The imagination is an extremely powerful part of the mind. It separates us from animals. It is the beginning of every human achievement. World-changing inventions- the wheel, the computer, the internet, and the telephone- all began in someone’s imagination. We often assume that the most successful people are the most serious and responsible. In fact, the most successful people are generally the ones who choose work that activates their passion, and then carry out that work with vision and creativity- the fruits of the imagination. Think of people like Steve Jobs, Bill Gates, Albert Einstein, Alexander Graham Bell, Amelia Earhart, Marie Curie, and Mary Wollstonecraft. They all imagined a world that was different from the one outside their eyes.
The imagination gives us the ability to be anywhere and do anything we want… without leaving our minds. For this reason, it is often more powerful than rationality or willpower. French psychologist Emile Coue demonstrated the power of the imagination using the example of a diet. If you are using your willpower to avoid sweet foods but your imagination is conjuring up images of delicious desserts, your imagination will often win. Whenever we are making a life change or pursuing something new, our imagination must be on our side.
Most of us consider the imagination to be the territory of children. Once we “grow up” many people decide to abandon the imagination in favour of logic and rational thought. We believe we are choosing safety and responsibility over triviality and immature pursuits.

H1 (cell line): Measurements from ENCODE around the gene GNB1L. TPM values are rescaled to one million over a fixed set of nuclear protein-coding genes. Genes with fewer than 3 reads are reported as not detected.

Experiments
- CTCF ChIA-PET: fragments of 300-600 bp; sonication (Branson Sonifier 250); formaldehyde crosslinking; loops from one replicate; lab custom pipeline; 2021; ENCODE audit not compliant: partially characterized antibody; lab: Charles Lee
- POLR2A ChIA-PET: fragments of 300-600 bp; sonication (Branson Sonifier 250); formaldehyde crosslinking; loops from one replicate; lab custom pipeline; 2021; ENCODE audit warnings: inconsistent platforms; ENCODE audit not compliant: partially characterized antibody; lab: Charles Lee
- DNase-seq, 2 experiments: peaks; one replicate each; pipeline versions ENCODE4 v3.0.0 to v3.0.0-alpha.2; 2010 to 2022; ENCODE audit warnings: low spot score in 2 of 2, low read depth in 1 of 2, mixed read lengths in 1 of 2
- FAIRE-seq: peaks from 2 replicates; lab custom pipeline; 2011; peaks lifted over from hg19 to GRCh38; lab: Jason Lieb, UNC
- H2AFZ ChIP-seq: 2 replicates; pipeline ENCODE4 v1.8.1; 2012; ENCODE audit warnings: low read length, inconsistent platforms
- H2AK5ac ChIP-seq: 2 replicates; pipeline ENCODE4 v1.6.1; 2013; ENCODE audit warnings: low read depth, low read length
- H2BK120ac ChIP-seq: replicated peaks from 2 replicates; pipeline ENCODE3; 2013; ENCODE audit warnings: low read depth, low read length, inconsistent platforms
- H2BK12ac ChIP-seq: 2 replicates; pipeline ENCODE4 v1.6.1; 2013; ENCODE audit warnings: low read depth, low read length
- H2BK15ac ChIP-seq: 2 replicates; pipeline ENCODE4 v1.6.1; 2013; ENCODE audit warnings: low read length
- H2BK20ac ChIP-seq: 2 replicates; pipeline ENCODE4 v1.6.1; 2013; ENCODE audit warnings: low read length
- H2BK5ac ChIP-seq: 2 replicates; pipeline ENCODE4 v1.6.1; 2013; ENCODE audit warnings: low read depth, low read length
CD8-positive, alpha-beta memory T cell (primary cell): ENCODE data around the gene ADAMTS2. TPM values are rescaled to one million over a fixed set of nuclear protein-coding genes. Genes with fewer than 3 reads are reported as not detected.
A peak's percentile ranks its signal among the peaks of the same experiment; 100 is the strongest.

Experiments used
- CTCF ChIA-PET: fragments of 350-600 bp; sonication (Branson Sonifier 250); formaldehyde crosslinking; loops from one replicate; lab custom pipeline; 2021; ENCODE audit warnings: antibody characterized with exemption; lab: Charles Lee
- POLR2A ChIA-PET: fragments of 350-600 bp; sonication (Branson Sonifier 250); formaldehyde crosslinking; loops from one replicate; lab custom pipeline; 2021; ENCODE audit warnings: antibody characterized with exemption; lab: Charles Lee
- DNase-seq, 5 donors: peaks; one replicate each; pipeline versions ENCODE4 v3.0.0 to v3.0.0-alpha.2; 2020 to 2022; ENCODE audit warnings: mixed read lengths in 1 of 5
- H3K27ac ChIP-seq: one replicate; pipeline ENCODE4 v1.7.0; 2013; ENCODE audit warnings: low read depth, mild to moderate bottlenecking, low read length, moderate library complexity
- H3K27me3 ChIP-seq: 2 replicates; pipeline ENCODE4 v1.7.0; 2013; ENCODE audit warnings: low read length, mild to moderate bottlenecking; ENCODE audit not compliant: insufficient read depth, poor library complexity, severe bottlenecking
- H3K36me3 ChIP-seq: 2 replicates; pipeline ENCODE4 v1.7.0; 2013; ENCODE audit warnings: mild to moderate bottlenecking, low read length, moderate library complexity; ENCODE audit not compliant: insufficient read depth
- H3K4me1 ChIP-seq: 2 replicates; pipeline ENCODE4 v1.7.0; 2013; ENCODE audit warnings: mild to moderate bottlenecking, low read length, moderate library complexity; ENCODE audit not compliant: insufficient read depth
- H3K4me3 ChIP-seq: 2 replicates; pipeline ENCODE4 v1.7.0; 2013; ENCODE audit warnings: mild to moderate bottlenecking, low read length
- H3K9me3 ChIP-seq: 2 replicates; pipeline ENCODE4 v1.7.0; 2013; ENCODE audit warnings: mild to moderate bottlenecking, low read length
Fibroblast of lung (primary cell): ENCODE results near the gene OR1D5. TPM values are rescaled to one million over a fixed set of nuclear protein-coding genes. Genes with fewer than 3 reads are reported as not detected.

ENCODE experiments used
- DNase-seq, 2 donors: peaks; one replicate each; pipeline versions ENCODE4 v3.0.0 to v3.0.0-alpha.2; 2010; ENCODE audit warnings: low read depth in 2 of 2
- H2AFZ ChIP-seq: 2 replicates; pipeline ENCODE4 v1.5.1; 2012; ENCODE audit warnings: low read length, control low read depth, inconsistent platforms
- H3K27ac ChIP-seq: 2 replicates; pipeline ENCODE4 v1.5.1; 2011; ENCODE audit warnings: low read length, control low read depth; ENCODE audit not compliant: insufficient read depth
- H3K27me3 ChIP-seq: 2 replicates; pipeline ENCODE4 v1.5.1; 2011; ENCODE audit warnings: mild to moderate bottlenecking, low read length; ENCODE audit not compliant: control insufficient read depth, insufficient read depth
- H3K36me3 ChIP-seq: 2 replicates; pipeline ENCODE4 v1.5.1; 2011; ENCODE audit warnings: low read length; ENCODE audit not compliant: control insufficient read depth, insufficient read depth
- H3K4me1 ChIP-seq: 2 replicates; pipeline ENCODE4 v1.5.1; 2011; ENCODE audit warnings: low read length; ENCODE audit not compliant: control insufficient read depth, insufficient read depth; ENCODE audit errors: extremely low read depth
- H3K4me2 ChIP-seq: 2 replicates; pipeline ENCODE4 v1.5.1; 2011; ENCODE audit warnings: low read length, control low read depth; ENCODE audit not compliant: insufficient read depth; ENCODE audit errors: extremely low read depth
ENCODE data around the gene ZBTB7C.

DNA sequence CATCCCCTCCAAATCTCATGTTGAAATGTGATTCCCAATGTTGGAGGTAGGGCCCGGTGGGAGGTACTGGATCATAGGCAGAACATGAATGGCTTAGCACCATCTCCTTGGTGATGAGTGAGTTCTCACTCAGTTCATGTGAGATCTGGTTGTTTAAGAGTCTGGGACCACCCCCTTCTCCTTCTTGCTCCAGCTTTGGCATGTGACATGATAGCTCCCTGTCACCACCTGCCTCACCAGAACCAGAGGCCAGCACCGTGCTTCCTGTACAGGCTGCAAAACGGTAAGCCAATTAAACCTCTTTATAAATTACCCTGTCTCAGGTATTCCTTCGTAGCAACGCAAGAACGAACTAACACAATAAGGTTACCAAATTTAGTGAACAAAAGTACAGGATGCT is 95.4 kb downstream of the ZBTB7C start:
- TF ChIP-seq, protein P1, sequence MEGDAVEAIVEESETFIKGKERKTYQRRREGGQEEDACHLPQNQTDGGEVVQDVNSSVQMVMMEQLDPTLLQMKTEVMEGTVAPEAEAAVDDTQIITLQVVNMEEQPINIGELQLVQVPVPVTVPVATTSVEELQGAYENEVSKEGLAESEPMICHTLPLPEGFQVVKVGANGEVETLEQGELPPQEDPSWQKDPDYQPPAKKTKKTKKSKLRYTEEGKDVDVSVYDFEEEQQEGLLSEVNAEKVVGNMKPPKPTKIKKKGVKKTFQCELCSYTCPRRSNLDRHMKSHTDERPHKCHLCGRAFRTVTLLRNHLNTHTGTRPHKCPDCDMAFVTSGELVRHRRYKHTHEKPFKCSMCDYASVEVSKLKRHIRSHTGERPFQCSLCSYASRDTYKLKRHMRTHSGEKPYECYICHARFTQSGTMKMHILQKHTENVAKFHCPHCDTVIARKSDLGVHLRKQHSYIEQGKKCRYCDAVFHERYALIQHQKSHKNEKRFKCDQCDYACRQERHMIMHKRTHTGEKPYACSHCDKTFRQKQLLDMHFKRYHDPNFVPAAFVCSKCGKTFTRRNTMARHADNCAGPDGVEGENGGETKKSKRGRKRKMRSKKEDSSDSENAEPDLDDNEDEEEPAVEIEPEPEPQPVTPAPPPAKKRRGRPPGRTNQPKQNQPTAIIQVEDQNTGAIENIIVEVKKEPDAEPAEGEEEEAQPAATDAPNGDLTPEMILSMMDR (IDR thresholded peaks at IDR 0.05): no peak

As a result, we have created a world based on rationality rather than the imagination. We create technologies so that we can outsource our imagination to them: movies, TV shows, music, and the internet. Instead of retreating into our powerful imagination for new and novel ideas, we pick up our smartphones. I heard a great term a few years ago called micro-boredom. Micro-boredom occurs in the short spaces of time while we are waiting for something to happen- like waiting in line at the bank, or waiting for public transport, or waiting for a kettle to boil, or waiting for the light to turn green, or waiting for the ads to finish. In these times of micro-boredom, we are looking to fill a hole in our thinking. We have learnt to use technology as a hole filler. In fact, technologies are often invented to fill these holes.
We need to be in control of technology and not the other way around. If anything is used to make us feel better, it can become an addiction. Don’t use technology to fill holes in your day. Before you go to use technology, ask yourself, why am I doing this? Am I doing this to get something I want from my imagination? Would I be better served by deep breathing and entering my imagination? Next time you go to check your phone or watch mindless tv, practice deep breathing instead.
We need to consciously dedicate time to our imagination everyday. If we set up our life to give a central place to the imagination, it begins to serve us and become a healing and relaxing space. And who knows, the imagination may actually have the answer to that niggling work problem you can’t quite figure out, or the simple solution to the colossal amount of stress you have been feeling. The answers are all in the mind and body!